In 1999, Port City hosted the Texas Cluster, held at the Westin Galleria Hotel. Link Mattelia B. Grays served as the General Chairman. Texas-sized fun was shared by all!
The chapter sponsors an annual spring fundraiser with themes such as: Tea Dance, Texas Oil Boom, Monte Carlo Magic, and Mother’s Day Style Show and Luncheon.
In 1987, a group of capable and civic-minded women assembled to enhance and enrich the lives of those living in the African-American communities in Houston, TX. Twenty-four years later, Port City continues to strive in the tradition of sisterly friendship through our programs and service to advance the quality of life for those in our area. Past chapter presidents have presided in the following order: Hildred Webb, Diane Peavy, Joy Fitzgerald, Gloria Coleman, Betty Sanders, Byronne’ Hearn, and Ursula Hall. Presently, there are six Port City Alumnae members: Gloria Avery, Gloria Coleman, Mattelia B. Grays, Joyce Moss-Clay, Patricia Pearsall Sewing, and Lillian Wood.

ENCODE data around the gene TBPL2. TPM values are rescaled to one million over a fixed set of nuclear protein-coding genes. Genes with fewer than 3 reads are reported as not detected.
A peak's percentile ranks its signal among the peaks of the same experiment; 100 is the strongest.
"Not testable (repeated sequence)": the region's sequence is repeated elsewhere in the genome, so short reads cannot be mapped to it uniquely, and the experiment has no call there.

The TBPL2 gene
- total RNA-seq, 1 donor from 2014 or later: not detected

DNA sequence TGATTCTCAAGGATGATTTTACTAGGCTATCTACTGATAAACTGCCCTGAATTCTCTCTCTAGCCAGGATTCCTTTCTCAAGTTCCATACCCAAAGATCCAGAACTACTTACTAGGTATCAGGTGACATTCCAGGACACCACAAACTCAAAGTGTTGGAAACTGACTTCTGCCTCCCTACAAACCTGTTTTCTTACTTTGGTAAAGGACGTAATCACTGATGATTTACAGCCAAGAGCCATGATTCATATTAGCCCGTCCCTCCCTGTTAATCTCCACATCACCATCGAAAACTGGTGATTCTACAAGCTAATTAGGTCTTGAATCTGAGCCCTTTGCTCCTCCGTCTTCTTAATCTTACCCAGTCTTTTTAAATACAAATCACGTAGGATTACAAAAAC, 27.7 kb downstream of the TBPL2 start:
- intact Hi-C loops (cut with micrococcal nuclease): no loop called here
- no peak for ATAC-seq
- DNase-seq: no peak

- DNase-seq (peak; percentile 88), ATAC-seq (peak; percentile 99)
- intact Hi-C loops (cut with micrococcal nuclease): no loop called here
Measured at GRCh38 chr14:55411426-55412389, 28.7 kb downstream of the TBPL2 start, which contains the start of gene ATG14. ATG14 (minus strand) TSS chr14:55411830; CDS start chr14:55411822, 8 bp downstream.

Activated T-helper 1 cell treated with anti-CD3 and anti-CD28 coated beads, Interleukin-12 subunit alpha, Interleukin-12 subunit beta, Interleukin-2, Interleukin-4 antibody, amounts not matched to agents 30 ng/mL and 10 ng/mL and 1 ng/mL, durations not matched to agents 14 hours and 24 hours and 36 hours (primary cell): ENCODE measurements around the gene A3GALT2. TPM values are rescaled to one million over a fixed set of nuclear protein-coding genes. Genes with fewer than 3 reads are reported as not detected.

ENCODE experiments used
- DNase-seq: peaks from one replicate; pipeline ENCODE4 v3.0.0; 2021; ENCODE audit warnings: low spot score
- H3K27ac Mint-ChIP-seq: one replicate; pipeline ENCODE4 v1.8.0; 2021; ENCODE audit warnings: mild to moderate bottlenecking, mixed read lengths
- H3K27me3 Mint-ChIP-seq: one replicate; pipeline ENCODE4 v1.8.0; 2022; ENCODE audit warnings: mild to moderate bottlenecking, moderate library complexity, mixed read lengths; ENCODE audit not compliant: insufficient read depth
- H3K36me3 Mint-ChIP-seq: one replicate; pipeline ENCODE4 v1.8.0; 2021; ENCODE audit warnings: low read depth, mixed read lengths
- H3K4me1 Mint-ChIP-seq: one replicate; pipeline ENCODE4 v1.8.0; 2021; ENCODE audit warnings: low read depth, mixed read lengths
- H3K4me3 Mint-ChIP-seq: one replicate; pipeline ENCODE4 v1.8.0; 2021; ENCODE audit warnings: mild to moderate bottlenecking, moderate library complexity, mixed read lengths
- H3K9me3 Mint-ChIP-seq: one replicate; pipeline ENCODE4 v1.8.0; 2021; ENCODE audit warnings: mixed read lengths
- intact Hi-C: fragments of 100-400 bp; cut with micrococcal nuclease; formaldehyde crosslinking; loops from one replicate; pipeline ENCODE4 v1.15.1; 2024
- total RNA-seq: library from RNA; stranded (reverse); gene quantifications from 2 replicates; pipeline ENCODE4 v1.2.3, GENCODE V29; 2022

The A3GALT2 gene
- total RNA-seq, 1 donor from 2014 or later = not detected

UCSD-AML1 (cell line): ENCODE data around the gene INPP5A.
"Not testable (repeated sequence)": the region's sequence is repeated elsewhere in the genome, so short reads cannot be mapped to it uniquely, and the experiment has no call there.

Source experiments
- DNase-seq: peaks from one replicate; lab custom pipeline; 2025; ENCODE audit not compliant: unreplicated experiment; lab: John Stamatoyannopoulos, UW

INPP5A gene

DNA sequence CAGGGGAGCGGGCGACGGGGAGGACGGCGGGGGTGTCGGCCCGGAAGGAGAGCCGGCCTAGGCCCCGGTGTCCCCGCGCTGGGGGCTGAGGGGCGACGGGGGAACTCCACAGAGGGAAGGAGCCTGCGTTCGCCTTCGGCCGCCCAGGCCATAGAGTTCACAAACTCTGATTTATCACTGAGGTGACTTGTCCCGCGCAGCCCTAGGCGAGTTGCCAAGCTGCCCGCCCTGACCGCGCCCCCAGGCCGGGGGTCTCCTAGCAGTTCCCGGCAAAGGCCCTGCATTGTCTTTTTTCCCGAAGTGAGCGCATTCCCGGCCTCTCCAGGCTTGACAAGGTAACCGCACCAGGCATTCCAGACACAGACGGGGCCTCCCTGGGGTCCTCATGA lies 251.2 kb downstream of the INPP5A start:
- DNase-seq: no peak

In 2011, the members of Port City Chapter attended in large numbers at the 40th Western Area Conference in Scottsdale, AZ. Our tradition of being connected through friendship and service continues, "And This We Promise!”
Link Sandra Ashmore Link Barbara Hanson
Link Gloria Avery Link Betty James
Link Bernice Bacon Link Bettie Jenkins
Link Joy Bodie Link Linda Mabrie
Link Annette Bracey Link Anne Miles McBride
Link Gloria Coleman Link Patricia Pearsall Sewing
Link Miriam Coleman Link Olga Pierre
Link Joy Fitzgerald Link Portia Poindexter
Link Vanya Gamble Link Diana Ramsey
Link Betty Sanders Goldsberry Link Valeria Spearman
Link Mattelia B. Grays Link Virginia Wardlaw
Link Janice Griffin Link Hildred Webb
Link Carolyn Hall Link Toni Whitaker